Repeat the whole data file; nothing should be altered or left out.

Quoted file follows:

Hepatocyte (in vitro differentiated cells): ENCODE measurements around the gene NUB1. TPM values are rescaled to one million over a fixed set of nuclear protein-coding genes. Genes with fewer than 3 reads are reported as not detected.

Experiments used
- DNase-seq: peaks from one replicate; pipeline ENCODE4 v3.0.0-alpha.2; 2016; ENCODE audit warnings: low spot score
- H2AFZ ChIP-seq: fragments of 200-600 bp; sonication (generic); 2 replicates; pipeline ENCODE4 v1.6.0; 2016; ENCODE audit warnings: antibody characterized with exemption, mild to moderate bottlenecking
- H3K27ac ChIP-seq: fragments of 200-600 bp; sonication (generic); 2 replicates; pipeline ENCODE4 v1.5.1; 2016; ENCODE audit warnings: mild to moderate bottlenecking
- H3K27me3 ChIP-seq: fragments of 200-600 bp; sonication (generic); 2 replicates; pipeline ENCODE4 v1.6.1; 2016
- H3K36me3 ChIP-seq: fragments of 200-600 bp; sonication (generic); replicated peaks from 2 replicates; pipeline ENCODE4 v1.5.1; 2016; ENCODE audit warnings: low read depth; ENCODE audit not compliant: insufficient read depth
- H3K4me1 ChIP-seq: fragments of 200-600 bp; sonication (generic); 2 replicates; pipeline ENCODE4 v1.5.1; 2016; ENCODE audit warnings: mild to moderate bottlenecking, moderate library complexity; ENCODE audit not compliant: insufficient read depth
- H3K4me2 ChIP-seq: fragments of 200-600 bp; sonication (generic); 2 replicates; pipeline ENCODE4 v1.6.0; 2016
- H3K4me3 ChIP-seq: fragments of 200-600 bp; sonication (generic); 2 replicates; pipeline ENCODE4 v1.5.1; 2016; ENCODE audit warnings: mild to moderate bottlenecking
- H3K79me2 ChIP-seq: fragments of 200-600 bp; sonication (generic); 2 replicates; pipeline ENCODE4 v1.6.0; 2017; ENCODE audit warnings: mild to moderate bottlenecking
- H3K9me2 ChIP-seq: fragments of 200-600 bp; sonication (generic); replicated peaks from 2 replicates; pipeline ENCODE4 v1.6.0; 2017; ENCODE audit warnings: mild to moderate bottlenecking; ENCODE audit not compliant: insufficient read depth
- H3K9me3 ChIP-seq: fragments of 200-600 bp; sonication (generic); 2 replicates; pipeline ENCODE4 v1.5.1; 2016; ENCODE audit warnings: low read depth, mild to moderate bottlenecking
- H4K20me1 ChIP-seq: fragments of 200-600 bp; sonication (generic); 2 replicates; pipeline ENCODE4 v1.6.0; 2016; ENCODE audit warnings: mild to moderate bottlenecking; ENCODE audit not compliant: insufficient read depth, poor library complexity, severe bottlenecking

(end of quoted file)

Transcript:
Hepatocyte (in vitro differentiated cells): ENCODE measurements around the gene NUB1. TPM values are rescaled to one million over a fixed set of nuclear protein-coding genes. Genes with fewer than 3 reads are reported as not detected.

Experiments used
- DNase-seq: peaks from one replicate; pipeline ENCODE4 v3.0.0-alpha.2; 2016; ENCODE audit warnings: low spot score
- H2AFZ ChIP-seq: fragments of 200-600 bp; sonication (generic); 2 replicates; pipeline ENCODE4 v1.6.0; 2016; ENCODE audit warnings: antibody characterized with exemption, mild to moderate bottlenecking
- H3K27ac ChIP-seq: fragments of 200-600 bp; sonication (generic); 2 replicates; pipeline ENCODE4 v1.5.1; 2016; ENCODE audit warnings: mild to moderate bottlenecking
- H3K27me3 ChIP-seq: fragments of 200-600 bp; sonication (generic); 2 replicates; pipeline ENCODE4 v1.6.1; 2016
- H3K36me3 ChIP-seq: fragments of 200-600 bp; sonication (generic); replicated peaks from 2 replicates; pipeline ENCODE4 v1.5.1; 2016; ENCODE audit warnings: low read depth; ENCODE audit not compliant: insufficient read depth
- H3K4me1 ChIP-seq: fragments of 200-600 bp; sonication (generic); 2 replicates; pipeline ENCODE4 v1.5.1; 2016; ENCODE audit warnings: mild to moderate bottlenecking, moderate library complexity; ENCODE audit not compliant: insufficient read depth
- H3K4me2 ChIP-seq: fragments of 200-600 bp; sonication (generic); 2 replicates; pipeline ENCODE4 v1.6.0; 2016
- H3K4me3 ChIP-seq: fragments of 200-600 bp; sonication (generic); 2 replicates; pipeline ENCODE4 v1.5.1; 2016; ENCODE audit warnings: mild to moderate bottlenecking
- H3K79me2 ChIP-seq: fragments of 200-600 bp; sonication (generic); 2 replicates; pipeline ENCODE4 v1.6.0; 2017; ENCODE audit warnings: mild to moderate bottlenecking
- H3K9me2 ChIP-seq: fragments of 200-600 bp; sonication (generic); replicated peaks from 2 replicates; pipeline ENCODE4 v1.6.0; 2017; ENCODE audit warnings: mild to moderate bottlenecking; ENCODE audit not compliant: insufficient read depth
- H3K9me3 ChIP-seq: fragments of 200-600 bp; sonication (generic); 2 replicates; pipeline ENCODE4 v1.5.1; 2016; ENCODE audit warnings: low read depth, mild to moderate bottlenecking
- H4K20me1 ChIP-seq: fragments of 200-600 bp; sonication (generic); 2 replicates; pipeline ENCODE4 v1.6.0; 2016; ENCODE audit warnings: mild to moderate bottlenecking; ENCODE audit not compliant: insufficient read depth, poor library complexity, severe bottlenecking